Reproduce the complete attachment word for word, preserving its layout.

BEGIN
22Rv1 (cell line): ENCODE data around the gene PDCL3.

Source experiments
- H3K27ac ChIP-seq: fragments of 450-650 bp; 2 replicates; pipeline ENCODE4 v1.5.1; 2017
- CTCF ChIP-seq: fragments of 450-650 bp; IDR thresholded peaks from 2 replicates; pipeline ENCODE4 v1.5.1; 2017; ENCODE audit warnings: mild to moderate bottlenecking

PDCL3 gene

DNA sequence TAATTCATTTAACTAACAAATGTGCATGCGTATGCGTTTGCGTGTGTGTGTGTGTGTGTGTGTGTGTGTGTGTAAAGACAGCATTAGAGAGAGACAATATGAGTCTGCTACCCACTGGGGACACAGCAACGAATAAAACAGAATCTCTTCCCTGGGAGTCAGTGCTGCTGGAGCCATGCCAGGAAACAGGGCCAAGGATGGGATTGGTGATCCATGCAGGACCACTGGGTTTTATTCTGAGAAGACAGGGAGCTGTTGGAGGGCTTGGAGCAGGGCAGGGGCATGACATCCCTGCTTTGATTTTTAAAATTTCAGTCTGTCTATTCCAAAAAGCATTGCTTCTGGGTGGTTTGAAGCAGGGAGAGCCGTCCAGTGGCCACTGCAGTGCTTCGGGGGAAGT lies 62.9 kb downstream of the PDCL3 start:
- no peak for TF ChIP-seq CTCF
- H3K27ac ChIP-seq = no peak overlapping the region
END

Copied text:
22Rv1 (cell line): ENCODE data around the gene PDCL3.

Source experiments
- H3K27ac ChIP-seq: fragments of 450-650 bp; 2 replicates; pipeline ENCODE4 v1.5.1; 2017
- CTCF ChIP-seq: fragments of 450-650 bp; IDR thresholded peaks from 2 replicates; pipeline ENCODE4 v1.5.1; 2017; ENCODE audit warnings: mild to moderate bottlenecking

PDCL3 gene

DNA sequence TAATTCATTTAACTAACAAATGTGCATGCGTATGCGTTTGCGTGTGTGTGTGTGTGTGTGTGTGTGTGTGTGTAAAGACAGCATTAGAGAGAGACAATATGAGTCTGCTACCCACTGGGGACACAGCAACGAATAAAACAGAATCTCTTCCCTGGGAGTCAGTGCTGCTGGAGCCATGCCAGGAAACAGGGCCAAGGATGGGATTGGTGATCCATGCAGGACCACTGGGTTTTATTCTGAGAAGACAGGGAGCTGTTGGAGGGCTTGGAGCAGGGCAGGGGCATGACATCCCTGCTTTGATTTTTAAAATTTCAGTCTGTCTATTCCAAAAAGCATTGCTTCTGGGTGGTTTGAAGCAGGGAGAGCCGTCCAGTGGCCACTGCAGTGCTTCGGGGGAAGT lies 62.9 kb downstream of the PDCL3 start:
- no peak for TF ChIP-seq CTCF
- H3K27ac ChIP-seq = no peak overlapping the region